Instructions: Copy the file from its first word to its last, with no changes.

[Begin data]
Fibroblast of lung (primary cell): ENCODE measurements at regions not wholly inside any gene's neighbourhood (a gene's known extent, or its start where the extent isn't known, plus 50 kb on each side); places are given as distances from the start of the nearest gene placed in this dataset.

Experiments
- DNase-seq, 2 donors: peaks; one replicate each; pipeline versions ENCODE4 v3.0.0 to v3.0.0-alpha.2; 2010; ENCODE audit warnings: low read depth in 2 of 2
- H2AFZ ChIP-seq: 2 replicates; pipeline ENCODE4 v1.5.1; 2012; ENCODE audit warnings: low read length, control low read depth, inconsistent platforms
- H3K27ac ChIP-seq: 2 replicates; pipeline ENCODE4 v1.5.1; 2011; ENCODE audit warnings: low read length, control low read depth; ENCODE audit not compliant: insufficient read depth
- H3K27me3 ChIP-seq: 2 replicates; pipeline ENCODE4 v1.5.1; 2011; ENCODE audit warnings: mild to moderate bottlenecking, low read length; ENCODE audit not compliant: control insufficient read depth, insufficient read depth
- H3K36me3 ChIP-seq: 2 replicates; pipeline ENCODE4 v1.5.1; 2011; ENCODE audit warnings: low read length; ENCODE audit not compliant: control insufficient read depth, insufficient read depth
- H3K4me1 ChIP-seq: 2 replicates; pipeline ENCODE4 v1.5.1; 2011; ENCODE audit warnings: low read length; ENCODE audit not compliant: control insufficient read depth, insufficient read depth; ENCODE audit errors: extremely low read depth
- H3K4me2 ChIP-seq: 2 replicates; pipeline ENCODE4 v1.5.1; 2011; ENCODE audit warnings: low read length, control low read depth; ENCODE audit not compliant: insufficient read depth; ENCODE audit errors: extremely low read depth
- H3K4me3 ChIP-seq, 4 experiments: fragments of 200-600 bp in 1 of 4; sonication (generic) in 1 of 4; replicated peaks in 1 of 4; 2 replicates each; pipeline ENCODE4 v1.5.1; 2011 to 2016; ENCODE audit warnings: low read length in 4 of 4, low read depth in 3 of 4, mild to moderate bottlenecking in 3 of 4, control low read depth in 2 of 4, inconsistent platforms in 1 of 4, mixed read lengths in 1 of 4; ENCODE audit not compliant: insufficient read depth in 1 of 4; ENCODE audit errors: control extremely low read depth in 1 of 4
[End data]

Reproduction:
Fibroblast of lung (primary cell): ENCODE measurements at regions not wholly inside any gene's neighbourhood (a gene's known extent, or its start where the extent isn't known, plus 50 kb on each side); places are given as distances from the start of the nearest gene placed in this dataset.

Experiments
- DNase-seq, 2 donors: peaks; one replicate each; pipeline versions ENCODE4 v3.0.0 to v3.0.0-alpha.2; 2010; ENCODE audit warnings: low read depth in 2 of 2
- H2AFZ ChIP-seq: 2 replicates; pipeline ENCODE4 v1.5.1; 2012; ENCODE audit warnings: low read length, control low read depth, inconsistent platforms
- H3K27ac ChIP-seq: 2 replicates; pipeline ENCODE4 v1.5.1; 2011; ENCODE audit warnings: low read length, control low read depth; ENCODE audit not compliant: insufficient read depth
- H3K27me3 ChIP-seq: 2 replicates; pipeline ENCODE4 v1.5.1; 2011; ENCODE audit warnings: mild to moderate bottlenecking, low read length; ENCODE audit not compliant: control insufficient read depth, insufficient read depth
- H3K36me3 ChIP-seq: 2 replicates; pipeline ENCODE4 v1.5.1; 2011; ENCODE audit warnings: low read length; ENCODE audit not compliant: control insufficient read depth, insufficient read depth
- H3K4me1 ChIP-seq: 2 replicates; pipeline ENCODE4 v1.5.1; 2011; ENCODE audit warnings: low read length; ENCODE audit not compliant: control insufficient read depth, insufficient read depth; ENCODE audit errors: extremely low read depth
- H3K4me2 ChIP-seq: 2 replicates; pipeline ENCODE4 v1.5.1; 2011; ENCODE audit warnings: low read length, control low read depth; ENCODE audit not compliant: insufficient read depth; ENCODE audit errors: extremely low read depth
- H3K4me3 ChIP-seq, 4 experiments: fragments of 200-600 bp in 1 of 4; sonication (generic) in 1 of 4; replicated peaks in 1 of 4; 2 replicates each; pipeline ENCODE4 v1.5.1; 2011 to 2016; ENCODE audit warnings: low read length in 4 of 4, low read depth in 3 of 4, mild to moderate bottlenecking in 3 of 4, control low read depth in 2 of 4, inconsistent platforms in 1 of 4, mixed read lengths in 1 of 4; ENCODE audit not compliant: insufficient read depth in 1 of 4; ENCODE audit errors: control extremely low read depth in 1 of 4